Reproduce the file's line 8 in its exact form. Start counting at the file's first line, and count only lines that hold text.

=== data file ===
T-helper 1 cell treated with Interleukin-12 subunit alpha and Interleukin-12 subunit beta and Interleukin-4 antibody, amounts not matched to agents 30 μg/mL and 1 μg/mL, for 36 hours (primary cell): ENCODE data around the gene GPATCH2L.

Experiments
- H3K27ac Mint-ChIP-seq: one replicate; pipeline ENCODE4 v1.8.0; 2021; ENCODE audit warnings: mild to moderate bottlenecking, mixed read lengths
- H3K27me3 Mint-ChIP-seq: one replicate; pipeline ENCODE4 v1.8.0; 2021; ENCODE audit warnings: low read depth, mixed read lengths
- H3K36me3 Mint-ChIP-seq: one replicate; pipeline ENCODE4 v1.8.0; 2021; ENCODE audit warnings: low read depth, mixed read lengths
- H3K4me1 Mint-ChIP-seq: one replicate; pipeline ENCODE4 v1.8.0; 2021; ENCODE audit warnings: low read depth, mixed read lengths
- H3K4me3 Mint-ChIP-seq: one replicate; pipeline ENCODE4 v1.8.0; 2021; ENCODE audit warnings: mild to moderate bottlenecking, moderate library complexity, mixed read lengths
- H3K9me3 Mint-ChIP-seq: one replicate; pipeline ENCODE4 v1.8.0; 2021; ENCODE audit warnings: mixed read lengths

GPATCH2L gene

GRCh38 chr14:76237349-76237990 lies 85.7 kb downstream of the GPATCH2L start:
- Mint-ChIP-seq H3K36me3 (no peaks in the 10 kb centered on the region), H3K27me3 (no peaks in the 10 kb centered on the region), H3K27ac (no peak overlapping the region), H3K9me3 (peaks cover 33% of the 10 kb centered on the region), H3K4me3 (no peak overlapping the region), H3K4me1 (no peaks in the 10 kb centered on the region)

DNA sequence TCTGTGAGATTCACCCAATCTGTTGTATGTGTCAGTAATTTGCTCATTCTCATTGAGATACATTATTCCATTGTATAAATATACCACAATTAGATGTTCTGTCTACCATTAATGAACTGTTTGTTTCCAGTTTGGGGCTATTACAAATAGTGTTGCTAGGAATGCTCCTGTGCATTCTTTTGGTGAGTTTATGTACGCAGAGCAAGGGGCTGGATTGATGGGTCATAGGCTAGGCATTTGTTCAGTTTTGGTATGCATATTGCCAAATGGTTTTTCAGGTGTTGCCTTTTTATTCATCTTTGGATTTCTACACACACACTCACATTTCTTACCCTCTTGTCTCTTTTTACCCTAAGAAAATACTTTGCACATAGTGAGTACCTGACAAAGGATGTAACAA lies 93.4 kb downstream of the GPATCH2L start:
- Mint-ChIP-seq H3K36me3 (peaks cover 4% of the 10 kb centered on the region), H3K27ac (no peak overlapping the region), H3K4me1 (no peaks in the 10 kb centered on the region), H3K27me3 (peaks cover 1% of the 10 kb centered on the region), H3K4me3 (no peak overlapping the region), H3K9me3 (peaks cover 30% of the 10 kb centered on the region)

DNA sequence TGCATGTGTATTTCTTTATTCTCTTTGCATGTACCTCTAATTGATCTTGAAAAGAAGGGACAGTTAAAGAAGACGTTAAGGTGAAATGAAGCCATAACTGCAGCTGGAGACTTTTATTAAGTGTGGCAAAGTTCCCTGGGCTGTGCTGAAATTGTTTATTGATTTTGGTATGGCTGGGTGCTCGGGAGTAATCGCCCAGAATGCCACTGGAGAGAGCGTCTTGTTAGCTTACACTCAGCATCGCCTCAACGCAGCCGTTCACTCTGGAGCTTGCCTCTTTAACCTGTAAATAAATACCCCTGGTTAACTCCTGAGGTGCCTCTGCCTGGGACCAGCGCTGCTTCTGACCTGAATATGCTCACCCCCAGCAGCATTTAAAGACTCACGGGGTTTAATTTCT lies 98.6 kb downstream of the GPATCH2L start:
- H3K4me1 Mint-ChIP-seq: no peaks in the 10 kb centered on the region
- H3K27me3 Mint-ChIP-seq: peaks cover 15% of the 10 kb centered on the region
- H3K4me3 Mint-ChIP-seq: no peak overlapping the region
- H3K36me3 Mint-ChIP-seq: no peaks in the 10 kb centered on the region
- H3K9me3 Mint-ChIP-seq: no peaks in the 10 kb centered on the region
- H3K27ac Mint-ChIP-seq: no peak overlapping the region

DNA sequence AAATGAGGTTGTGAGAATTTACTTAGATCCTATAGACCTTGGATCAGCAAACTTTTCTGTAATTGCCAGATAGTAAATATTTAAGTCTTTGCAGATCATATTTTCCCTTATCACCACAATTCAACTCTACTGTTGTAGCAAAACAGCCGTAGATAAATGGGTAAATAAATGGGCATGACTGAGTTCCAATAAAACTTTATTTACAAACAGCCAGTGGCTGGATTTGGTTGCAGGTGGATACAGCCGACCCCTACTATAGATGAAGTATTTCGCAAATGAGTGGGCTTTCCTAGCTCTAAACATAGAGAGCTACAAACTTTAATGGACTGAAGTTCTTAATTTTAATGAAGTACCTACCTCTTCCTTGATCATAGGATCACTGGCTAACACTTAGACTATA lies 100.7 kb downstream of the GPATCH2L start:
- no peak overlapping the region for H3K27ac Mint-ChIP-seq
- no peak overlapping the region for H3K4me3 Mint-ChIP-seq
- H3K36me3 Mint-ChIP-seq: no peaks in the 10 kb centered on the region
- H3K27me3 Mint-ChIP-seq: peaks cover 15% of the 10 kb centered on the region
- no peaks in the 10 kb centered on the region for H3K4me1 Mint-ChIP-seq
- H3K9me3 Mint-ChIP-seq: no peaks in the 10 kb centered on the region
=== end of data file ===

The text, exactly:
- H3K9me3 Mint-ChIP-seq: one replicate; pipeline ENCODE4 v1.8.0; 2021; ENCODE audit warnings: mixed read lengths